John Wright in his Will 24 June, 1702 leaving 80 sheep worth £20, and Two Frames £20, Thomas Ward, 18 May, 1698, left 7 Cows, 4 Oxen, 11 young beasts, Leather in Tan Yard £140, and to his son John ' One stocking frame.'

Though the main houses were in Church Street, farms and cottages bordered the stream that ran down the centre of the village. The house now known as the Rifleman Inn in Low Street was built by the Newton family about 1610. It was the residence of John Newton who died 1661, leaving it to his wife and charging his estate with the giving of two cloth coats to the poor, a bequest still carried out today (1932).

The street from its position naturally became known as Low Street. King Street was commenced in 1661, the year after the restoration of the Monarchy, to commemorate that event. The many Puritans remaining in Sutton called it in derision Beggar Street, and in the writer's youth both names were equally common. In Club Street, taking its name from a Club existing at the Trooper Inn, stood a farmstead of the Brandreths, Spring Alley marking the site of a footpath running over Brandreth's Croft. A large spring at the bottom of the Alley emptied itself in the passing Brook. It was known as Idle Wells and was the principal feeder of that stream nearest its source. From the Green to Kings Mill Dam no houses existed north of the stream till c. 1750.

The street now known as High Pavement was called Back Lane till 1840, Reform Street marked the passing of the Reform Bill of 1832 and Union Street, that of the Union Chargeability Bill of 1847. Cursham and Station Streets were made 1855-60. The Swine Green now known as Portland Square and on which the villagers disported themselves round the maypole is degraded by a public building. Owtram Street is named from a family of that name, which, coming from Brampton, near Chesterfield, owned the land through which that street now runs. After the enclosure of the Forest in 1797 they left the town. Sutton Woodhouse stands on the Alfreton Road near its junction with the Huthwaite Road and is the site of the residence of one of the Forest keepers, John Green being the last man to hold this office in 1799. Smedley's End now known as West End owes its name to a family which had a well known Pottery at Fulwood, and who built a Wind Corn Mill that stood at the back of an Inn called the Staff of Life Inn, so named owing to its proximity.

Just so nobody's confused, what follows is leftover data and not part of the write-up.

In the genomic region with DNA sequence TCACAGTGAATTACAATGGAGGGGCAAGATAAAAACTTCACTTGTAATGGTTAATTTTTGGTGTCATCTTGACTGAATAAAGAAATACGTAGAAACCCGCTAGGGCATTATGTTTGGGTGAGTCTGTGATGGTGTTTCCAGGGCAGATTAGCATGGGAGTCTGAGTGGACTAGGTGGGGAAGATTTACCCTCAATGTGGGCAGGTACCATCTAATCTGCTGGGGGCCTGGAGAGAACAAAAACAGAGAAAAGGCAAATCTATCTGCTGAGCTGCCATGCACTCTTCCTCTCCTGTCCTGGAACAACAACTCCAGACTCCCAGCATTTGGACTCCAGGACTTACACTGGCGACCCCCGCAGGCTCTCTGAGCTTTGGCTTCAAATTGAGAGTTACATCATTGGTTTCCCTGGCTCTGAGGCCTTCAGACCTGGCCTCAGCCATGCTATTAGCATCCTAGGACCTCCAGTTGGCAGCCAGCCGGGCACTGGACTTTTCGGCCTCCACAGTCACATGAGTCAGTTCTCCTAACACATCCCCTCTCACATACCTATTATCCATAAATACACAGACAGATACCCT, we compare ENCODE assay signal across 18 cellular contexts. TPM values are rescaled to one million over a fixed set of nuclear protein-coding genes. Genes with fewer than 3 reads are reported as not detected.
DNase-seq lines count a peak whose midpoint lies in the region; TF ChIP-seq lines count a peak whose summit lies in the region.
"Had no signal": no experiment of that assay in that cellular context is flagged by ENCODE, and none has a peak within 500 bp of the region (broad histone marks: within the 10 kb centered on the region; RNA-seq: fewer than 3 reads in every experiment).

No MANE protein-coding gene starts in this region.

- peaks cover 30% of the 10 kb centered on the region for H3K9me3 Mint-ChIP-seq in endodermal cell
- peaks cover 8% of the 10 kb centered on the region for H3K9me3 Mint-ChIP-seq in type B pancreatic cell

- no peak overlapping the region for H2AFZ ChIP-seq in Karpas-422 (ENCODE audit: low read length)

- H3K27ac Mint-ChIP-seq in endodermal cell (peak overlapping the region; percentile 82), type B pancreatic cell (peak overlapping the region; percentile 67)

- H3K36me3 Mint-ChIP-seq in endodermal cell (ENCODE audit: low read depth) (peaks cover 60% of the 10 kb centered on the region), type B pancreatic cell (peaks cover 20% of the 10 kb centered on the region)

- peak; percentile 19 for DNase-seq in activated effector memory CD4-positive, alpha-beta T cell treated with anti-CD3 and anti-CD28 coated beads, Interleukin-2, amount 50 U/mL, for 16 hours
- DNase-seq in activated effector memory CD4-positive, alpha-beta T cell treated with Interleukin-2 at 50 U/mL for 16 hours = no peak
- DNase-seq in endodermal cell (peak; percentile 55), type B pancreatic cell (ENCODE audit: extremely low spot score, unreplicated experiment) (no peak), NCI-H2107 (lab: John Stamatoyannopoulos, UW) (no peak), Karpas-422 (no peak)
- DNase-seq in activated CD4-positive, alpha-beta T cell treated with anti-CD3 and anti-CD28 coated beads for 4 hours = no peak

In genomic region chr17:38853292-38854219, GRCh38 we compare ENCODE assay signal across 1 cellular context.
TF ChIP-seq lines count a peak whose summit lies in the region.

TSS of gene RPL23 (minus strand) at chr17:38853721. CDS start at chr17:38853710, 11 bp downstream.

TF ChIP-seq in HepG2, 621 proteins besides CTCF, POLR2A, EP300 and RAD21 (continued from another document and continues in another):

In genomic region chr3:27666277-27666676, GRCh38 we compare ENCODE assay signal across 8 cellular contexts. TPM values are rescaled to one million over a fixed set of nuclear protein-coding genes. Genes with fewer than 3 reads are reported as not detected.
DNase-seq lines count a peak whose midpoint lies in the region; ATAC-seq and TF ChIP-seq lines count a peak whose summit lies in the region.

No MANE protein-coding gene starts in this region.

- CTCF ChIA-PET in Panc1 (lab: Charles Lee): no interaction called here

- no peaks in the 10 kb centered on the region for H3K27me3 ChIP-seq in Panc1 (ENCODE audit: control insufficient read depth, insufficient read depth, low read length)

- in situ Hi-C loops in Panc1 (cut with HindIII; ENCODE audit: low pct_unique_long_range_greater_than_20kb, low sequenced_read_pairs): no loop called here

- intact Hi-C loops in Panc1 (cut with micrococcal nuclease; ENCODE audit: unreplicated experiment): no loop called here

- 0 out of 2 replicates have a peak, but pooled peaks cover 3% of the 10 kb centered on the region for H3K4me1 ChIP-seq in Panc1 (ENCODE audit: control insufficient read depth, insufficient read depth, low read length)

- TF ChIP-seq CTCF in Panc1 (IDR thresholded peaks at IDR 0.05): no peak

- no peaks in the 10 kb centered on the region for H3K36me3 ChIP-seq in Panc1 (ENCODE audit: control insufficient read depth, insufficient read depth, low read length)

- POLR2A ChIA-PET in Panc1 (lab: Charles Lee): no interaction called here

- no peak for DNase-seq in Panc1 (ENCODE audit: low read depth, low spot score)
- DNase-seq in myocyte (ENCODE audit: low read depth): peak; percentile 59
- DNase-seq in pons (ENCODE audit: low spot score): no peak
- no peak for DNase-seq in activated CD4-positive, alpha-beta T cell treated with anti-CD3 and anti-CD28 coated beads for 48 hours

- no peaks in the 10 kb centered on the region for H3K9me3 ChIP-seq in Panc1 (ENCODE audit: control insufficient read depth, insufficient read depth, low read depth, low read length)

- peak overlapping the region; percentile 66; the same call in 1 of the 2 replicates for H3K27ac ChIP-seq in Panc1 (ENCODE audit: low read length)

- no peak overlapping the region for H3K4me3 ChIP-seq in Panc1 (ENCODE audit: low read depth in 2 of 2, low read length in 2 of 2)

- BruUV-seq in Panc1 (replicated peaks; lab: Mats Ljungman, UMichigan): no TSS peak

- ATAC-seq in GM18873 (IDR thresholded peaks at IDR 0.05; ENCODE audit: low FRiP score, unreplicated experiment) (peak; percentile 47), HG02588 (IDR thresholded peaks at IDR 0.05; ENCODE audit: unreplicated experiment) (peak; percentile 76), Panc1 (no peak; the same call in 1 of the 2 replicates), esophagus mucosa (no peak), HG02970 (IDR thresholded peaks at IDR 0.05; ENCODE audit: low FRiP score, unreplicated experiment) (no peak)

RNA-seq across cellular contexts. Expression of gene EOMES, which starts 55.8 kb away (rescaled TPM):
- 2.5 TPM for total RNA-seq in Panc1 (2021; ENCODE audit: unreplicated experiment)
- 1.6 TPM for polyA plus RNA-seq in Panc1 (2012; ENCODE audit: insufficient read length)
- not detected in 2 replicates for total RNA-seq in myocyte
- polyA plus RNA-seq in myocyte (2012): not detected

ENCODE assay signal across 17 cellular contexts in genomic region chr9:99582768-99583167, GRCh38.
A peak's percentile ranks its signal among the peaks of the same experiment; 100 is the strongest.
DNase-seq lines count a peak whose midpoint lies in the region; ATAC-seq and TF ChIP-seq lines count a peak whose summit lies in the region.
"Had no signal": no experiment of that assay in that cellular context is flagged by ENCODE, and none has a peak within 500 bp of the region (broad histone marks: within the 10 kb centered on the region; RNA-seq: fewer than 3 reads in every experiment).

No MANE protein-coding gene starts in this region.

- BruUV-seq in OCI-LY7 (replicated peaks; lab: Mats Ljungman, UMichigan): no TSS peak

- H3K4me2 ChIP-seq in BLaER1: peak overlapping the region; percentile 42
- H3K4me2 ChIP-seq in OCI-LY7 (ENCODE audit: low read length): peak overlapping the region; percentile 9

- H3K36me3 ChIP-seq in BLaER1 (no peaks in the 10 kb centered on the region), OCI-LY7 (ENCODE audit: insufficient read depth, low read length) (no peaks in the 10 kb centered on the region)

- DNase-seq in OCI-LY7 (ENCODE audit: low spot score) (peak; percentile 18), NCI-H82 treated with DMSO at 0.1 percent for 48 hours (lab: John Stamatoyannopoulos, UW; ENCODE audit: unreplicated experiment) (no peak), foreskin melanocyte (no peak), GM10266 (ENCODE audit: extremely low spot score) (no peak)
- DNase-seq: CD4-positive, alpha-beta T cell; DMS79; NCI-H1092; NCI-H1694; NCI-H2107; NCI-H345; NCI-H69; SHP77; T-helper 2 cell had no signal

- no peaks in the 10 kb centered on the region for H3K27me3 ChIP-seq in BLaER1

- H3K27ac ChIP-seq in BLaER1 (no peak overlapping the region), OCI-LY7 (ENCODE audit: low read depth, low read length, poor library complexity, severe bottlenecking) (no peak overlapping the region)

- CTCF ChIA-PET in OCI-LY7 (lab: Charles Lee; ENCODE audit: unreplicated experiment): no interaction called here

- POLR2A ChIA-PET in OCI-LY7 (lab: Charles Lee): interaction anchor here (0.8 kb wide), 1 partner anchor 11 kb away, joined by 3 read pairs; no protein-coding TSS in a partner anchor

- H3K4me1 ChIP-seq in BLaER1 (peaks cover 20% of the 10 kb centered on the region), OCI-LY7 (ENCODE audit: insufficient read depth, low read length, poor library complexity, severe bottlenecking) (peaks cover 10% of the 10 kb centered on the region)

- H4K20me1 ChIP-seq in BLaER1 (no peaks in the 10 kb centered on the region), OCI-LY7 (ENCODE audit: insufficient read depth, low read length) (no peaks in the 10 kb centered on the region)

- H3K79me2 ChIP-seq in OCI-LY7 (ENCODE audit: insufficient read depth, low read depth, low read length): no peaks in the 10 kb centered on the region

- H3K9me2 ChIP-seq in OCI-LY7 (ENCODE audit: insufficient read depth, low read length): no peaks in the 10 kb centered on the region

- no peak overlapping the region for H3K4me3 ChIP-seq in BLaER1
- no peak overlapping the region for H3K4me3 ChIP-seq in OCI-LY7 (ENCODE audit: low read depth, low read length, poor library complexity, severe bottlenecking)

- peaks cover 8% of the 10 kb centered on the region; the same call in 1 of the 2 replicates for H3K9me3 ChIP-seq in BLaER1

Priestsic Lane takes its name from the small stream or Sic which crossed it at the bottom of the Priests Croft, his house standing on the Forest Street facing the Swan Inn. Carsic Dernes from the same stream across either a wet meadow on a stoney road, Willebrig, debased into Willowbridge from Wille—a spring, and Brig—a bridge, Oddicroft from an owner of that name, all these lanes having names of Anglo-Saxon origin, while the south end of Owtram Street was known as Tenter Lane from thegne a lord, it being the lane that ran down to the " lords " mill when it was set in Sutton ' Schawe '—a wood.